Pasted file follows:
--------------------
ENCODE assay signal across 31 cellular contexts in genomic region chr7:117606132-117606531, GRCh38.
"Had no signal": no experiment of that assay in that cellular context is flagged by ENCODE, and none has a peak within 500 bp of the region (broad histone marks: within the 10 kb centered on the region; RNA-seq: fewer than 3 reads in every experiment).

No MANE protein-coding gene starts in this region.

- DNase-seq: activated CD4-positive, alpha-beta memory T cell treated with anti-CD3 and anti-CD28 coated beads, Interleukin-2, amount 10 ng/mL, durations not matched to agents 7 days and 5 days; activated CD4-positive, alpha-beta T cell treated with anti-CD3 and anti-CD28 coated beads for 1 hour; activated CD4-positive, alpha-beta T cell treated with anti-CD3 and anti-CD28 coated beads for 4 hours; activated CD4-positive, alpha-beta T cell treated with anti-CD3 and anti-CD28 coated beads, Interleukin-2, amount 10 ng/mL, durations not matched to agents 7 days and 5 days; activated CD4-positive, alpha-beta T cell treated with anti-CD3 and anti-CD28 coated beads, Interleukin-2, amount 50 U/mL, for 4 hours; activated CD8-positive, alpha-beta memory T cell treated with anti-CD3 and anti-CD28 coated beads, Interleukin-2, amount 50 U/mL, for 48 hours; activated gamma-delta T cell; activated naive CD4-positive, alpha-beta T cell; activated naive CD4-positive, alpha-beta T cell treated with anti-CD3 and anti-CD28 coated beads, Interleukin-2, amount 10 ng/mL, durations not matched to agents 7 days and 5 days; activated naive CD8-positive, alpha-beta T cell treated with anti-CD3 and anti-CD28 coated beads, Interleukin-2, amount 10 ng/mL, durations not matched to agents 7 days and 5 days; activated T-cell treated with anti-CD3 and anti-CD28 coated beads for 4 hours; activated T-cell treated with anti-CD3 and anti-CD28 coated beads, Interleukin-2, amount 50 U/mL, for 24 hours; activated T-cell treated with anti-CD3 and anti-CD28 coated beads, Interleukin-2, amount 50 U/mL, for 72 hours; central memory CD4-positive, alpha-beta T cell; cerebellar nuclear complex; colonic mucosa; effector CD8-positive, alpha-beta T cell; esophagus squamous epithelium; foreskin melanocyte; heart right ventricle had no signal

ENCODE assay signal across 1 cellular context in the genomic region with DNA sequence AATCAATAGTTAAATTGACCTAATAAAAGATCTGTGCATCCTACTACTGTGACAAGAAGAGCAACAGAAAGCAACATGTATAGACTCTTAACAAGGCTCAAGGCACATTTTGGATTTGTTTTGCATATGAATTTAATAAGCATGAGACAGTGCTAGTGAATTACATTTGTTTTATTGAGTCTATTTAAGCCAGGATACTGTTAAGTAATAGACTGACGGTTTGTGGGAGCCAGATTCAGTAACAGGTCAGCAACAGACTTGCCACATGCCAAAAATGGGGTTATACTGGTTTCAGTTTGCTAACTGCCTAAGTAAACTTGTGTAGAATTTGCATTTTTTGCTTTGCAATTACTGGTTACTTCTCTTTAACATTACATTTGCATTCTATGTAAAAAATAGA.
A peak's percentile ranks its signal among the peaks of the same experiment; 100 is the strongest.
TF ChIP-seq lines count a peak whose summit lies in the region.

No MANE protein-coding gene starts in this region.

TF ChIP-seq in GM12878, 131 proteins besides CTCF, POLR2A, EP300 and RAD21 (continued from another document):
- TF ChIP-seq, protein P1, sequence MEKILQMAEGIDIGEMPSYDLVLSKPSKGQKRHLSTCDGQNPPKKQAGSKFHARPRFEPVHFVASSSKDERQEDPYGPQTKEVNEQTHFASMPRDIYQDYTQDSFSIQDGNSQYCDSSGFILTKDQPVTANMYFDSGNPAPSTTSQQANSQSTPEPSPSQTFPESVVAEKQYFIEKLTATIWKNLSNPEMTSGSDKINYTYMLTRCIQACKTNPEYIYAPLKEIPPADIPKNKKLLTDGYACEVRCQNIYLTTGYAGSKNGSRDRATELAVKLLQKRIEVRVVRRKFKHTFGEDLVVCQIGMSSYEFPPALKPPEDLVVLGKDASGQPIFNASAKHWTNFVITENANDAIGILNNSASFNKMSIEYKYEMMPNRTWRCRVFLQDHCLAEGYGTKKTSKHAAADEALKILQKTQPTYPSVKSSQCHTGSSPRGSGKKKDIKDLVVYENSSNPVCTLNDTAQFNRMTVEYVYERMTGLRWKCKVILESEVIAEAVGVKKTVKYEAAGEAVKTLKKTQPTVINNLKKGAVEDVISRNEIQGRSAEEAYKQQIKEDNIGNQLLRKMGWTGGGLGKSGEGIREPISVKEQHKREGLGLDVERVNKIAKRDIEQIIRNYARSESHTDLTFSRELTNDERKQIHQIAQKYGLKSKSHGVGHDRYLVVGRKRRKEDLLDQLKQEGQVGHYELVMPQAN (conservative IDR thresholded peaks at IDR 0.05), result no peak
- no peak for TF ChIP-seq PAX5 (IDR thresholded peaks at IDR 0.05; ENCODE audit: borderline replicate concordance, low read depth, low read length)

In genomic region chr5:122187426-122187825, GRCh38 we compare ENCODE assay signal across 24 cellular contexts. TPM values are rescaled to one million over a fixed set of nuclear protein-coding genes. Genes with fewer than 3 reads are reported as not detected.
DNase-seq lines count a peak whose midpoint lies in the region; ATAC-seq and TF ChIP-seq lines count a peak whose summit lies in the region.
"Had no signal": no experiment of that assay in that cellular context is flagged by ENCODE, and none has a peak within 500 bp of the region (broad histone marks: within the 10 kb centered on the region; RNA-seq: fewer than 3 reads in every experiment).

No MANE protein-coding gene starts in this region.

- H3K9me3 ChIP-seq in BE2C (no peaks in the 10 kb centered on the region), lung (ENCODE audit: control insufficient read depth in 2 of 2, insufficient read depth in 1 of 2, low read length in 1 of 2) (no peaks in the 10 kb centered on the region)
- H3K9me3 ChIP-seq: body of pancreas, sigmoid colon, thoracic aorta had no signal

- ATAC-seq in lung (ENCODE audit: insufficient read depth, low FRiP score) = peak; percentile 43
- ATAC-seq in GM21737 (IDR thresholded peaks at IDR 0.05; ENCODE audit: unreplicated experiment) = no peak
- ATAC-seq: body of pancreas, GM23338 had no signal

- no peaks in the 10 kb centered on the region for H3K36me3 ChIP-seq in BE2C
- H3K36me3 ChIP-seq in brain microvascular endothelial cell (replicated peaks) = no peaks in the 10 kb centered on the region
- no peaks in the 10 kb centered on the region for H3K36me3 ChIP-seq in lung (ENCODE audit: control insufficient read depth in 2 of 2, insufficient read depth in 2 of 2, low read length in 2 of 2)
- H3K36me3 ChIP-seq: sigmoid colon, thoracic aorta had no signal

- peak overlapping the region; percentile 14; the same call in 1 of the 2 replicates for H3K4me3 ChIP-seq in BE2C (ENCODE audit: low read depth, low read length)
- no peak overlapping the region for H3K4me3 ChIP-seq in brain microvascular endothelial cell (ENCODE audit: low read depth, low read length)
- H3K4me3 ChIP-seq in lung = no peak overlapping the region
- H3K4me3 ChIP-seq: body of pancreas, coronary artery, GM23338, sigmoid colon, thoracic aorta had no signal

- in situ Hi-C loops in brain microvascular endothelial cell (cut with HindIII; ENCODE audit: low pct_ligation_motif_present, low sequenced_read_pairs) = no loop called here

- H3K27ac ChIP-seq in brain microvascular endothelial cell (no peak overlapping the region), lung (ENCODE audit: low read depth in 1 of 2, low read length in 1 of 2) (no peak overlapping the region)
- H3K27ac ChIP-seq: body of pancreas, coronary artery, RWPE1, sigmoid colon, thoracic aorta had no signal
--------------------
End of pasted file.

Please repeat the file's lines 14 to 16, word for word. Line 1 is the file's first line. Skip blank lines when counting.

"Had no signal": no experiment of that assay in that cellular context is flagged by ENCODE, and none has a peak within 500 bp of the region (broad histone marks: within the 10 kb centered on the region; RNA-seq: fewer than 3 reads in every experiment).

No MANE protein-coding gene starts in this region.

- H3K9me3 ChIP-seq in BE2C (no peaks in the 10 kb centered on the region), lung (ENCODE audit: control insufficient read depth in 2 of 2, insufficient read depth in 1 of 2, low read length in 1 of 2) (no peaks in the 10 kb centered on the region)